I suppose it is inevitable that this is the season of loss for the now aged, once young people whose determination and sacrifice more than 50 years ago fundamentally changed this country. But it still hurts when a giant like Julian Bond slips away. I’m ever so grateful that I got to know him and that because of Eyes on the Prize his voice will never be stilled.

Ferguson… the birth of a civil rights movement, one year later.

August 4, 2015 at 2:46 pm | Posted in Uncategorized | Leave a comment
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Ferguson_large

Guest commentary by Callie Crossley

It happened on an ordinary street on an ordinary Saturday afternoon in the waning days of summer. In just a few days the nation will mark the one-year anniversary of the killing of Michael Brown– an ordinary teenager whose death sparked an extraordinary protest. And a new chapter in American social justice.

We recall the key details—the small town of Ferguson Missouri– the scene where the unarmed 18-year-old Michael Brown was gunned down after a disputed interaction with police officer Darren Wilson. Brown’s body was left for hours uncovered in the street. The shooting inspired peaceful marches calling for the officer’s arrest. Daily peaceful demonstrations provoked into episodic violence by some angry protestors. The grass roots Hands Up United was born in the streets of Ferguson, and it was here Black Lives Matter, founded during the 2012 Trayvon Martin protest, gained a national and international profile.

Ferguson has become shorthand, a way to reference the seeming epidemic of unarmed young black men, and some black women, killed in police encounters. Ferguson is also now a symbol of the civil rights movement of the 21st century.

What happened a year ago in Ferguson cemented the grass root efforts from moment to movement. In Cleveland, Ohio recently, evidence that the movement’s organizers are focused on long-term strategies. The National Convening of the Movement for Black Lives drew more than 1200 activists from communities across the country. Gathered– groups including Not One More, Say Her Name, Cleveland Action, and Million Hoodies Movement for Justice. Members of these mostly online campaigns met face to face for the first time. First order of business– a communal exhaling, as Get Equal’s Angela Peoples described– “ to do some of the grieving and the healing we’ve been unable to do.” Acknowledging the emotional toll of responding to one racially charged incident after another. Conference organizers had no way of knowing that their long planned meeting would coincide with the burial of Sandra Bland, the latest victim of a fraught black/ white police interaction.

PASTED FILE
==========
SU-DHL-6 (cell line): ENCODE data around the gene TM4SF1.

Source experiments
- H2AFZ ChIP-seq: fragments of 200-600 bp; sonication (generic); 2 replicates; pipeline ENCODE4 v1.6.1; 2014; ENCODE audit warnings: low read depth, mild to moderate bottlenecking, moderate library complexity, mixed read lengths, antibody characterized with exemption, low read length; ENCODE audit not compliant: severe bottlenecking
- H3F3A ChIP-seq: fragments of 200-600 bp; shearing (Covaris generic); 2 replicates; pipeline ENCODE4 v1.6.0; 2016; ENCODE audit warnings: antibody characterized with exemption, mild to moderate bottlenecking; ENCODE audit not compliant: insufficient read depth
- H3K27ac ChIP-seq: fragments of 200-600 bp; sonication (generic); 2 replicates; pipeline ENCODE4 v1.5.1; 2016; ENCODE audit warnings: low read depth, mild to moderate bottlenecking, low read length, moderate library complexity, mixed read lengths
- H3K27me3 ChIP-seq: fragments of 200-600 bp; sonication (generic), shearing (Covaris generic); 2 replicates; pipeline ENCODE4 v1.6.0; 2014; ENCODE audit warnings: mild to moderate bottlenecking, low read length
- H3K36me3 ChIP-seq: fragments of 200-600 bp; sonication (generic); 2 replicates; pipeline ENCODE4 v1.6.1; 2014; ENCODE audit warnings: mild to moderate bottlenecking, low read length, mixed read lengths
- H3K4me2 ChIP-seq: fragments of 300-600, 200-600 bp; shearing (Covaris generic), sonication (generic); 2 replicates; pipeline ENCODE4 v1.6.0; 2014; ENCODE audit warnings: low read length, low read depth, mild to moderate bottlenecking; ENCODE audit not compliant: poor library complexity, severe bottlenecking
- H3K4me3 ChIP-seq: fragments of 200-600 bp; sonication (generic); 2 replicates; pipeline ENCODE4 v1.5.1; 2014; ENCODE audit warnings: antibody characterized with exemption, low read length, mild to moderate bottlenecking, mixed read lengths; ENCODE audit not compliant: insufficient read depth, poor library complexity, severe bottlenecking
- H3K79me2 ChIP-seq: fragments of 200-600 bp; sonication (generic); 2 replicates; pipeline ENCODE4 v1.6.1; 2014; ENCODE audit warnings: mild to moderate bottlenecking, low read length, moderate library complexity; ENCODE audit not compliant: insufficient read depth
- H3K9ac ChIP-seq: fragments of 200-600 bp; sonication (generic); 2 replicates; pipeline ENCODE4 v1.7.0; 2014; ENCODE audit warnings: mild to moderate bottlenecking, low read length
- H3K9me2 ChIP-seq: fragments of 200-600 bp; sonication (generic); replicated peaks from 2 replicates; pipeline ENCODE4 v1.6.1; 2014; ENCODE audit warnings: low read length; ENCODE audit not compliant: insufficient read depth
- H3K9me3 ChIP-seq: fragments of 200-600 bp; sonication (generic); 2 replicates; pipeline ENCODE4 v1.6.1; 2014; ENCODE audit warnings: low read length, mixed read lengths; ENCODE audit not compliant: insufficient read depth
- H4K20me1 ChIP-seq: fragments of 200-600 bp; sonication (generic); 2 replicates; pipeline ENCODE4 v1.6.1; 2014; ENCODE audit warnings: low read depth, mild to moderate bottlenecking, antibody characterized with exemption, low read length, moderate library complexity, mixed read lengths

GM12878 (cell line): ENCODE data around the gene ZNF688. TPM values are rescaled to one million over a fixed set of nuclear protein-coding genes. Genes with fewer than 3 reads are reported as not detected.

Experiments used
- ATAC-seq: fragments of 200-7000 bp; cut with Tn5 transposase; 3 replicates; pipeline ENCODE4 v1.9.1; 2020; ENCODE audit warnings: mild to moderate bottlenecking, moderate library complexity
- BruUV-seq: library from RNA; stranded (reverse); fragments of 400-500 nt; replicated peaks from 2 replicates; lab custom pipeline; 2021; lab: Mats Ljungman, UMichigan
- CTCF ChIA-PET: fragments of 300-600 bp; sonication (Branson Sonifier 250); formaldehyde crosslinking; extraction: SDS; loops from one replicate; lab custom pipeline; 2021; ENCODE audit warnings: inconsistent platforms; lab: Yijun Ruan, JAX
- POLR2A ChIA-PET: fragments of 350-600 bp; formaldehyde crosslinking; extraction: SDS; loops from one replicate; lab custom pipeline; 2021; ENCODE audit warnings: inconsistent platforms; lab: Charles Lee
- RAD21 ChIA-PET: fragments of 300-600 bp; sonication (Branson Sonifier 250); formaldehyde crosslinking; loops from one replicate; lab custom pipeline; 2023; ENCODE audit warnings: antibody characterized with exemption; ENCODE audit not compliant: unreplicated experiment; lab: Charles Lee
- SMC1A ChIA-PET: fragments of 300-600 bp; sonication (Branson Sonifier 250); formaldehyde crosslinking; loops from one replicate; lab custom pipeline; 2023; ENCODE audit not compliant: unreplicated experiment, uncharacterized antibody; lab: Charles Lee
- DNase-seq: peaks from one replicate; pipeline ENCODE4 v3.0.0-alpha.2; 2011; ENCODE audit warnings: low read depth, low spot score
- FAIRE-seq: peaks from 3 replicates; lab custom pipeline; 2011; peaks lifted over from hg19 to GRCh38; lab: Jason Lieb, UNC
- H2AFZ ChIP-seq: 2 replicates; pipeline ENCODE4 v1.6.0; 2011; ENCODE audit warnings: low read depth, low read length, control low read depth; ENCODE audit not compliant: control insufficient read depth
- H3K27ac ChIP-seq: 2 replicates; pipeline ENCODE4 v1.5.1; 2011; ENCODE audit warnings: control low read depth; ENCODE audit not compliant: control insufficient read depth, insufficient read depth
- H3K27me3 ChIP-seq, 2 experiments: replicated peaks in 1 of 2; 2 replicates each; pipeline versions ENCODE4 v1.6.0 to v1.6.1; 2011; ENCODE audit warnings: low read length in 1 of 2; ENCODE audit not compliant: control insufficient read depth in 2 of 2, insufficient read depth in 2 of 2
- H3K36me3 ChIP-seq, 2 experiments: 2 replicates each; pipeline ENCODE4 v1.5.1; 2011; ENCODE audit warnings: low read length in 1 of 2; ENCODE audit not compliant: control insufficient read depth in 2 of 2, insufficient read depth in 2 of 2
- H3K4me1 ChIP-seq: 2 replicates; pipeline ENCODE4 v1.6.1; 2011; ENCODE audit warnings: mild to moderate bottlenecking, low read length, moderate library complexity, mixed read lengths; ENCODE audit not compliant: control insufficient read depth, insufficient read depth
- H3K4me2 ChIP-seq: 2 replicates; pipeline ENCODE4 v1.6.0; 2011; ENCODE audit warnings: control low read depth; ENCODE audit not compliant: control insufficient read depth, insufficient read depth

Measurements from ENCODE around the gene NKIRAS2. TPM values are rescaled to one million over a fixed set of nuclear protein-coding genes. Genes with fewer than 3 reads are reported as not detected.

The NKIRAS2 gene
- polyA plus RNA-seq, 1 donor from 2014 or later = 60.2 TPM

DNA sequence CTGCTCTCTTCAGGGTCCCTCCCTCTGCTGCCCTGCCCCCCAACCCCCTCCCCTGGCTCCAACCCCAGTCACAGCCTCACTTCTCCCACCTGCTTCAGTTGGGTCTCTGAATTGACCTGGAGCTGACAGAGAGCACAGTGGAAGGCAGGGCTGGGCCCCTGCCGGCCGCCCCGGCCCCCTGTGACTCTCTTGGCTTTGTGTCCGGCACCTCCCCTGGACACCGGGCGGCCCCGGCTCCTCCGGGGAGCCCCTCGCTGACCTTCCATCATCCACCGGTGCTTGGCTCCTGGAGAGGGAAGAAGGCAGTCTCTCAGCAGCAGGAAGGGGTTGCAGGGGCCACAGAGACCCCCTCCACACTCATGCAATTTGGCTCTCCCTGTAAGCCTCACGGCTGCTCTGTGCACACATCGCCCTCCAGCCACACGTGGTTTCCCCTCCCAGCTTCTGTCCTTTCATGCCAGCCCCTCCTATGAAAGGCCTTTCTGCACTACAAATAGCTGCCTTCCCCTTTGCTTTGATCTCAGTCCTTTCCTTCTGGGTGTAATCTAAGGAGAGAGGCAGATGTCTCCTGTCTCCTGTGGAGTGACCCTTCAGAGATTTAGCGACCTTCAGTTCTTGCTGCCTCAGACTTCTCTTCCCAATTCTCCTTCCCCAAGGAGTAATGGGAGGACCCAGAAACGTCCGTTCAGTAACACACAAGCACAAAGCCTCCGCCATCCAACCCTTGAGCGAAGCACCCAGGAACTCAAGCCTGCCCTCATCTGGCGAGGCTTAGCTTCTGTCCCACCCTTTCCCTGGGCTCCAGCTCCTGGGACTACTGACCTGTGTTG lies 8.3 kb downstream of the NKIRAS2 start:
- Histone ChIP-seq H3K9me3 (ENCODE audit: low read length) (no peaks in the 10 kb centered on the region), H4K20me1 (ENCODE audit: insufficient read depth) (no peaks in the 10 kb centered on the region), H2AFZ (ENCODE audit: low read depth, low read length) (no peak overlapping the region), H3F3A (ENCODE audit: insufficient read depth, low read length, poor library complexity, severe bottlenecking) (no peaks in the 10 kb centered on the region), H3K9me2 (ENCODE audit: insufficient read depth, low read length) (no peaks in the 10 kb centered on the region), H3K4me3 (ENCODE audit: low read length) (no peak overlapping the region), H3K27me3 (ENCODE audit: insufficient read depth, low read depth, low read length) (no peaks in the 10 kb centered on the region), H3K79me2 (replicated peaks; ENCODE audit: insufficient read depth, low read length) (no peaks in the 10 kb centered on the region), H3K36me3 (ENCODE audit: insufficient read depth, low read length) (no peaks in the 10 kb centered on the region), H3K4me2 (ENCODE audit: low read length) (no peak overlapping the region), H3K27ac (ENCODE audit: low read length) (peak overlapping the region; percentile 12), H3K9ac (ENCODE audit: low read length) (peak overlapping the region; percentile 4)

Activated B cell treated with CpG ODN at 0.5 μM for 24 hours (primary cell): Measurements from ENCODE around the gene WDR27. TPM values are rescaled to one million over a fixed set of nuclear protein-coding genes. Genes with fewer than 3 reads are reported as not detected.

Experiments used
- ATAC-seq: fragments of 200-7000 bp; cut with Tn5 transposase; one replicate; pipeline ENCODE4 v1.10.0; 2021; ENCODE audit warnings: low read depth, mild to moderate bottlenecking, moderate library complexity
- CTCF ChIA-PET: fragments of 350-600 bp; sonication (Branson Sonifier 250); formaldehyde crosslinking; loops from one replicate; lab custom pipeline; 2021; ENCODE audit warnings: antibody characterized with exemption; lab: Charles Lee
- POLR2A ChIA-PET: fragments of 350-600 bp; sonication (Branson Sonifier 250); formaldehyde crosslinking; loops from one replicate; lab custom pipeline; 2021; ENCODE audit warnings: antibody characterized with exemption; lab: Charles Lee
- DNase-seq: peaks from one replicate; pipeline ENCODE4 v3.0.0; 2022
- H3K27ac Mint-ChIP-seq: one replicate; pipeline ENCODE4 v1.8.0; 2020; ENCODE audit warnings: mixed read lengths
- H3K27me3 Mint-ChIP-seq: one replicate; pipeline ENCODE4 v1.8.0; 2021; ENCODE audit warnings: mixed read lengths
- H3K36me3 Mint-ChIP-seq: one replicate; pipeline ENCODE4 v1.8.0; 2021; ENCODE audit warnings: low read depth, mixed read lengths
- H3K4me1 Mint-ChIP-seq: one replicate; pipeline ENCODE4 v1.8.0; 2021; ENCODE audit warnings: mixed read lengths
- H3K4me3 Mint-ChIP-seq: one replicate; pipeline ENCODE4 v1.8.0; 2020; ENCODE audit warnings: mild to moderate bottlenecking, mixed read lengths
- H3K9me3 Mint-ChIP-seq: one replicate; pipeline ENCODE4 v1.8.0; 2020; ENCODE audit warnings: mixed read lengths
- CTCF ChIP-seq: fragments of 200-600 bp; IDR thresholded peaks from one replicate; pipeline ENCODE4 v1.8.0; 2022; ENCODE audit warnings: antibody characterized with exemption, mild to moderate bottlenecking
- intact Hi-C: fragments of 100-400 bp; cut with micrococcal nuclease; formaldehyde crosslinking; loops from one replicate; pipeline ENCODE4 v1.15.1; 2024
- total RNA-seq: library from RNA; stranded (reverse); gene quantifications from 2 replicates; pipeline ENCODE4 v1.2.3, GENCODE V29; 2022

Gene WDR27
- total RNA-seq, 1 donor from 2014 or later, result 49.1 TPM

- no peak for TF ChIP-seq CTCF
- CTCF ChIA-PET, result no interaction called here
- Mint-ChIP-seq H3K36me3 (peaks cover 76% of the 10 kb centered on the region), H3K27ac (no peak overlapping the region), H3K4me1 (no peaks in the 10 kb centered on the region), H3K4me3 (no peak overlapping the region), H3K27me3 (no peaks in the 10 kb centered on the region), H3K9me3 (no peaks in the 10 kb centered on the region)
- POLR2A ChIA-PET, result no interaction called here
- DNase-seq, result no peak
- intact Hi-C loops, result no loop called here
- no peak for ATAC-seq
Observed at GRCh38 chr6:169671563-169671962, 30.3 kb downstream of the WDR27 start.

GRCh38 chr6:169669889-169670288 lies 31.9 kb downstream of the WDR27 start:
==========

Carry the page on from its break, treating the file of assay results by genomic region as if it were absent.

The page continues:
Two things remain with me as I think about the legacy of Ferguson. One– Michael Brown seemed days away from beating the odds. He was enrolled in college with plans to become a heating and cooling engineer.
And second— months after Brown was killed the Justice Department confirmed the Ferguson Police Department committed horrific incidents of police brutality against African- American residents.

I’m also pondering a sad irony as the Ferguson one-year anniversary approaches. Black Lives Matter conference attendees were confronted by an all too common occurrence as they finished their meeting. Just outside the conference site, a Cleveland transit officer was arresting an apparently intoxicated 14-year-old black kid. In an attempt to disperse the gathering crowd, the officer randomly pepper-sprayed nearby witnesses. A passerby videotaped and posted the scene. An investigation is underway. And so it goes.

AUDIO:

Callie Crossley is the host of Under the Radar with Callie Crossley, which airs on Sunday evenings from 6:00 to 7 p.m. on WGBH, 89.7 FM. Her weekly commentaries air Mondays during Morning Edition.

Callie CrossleyCrossley is also a public speaker and television and radio commentator for national and local programs, including CNN’s Reliable Sources, the PBS NewsHour and PRI’s The Takeaway. She also appears weekly on WGBH-TV’s Beat the Press, examining local and national media coverage, Basic Black, focusing on current events concerning communities of color, and Fox 25 Boston’s Morning Show. She has two Harvard Fellowships–from the Nieman Foundation for Journalism and the Institute of Politics at the John F. Kennedy School of Government. Crossley was a producer for Blackside Inc.’s “Eyes on the Prize: America’s Civil Rights Years,”which earned her an Oscar® nomination, a National Emmy, and the Alfred I. DuPont-Columbia Award (Gold Baton). For Boston Public Radio, Crossley has earned the AP, Edward R. Murrow and Clarion awards.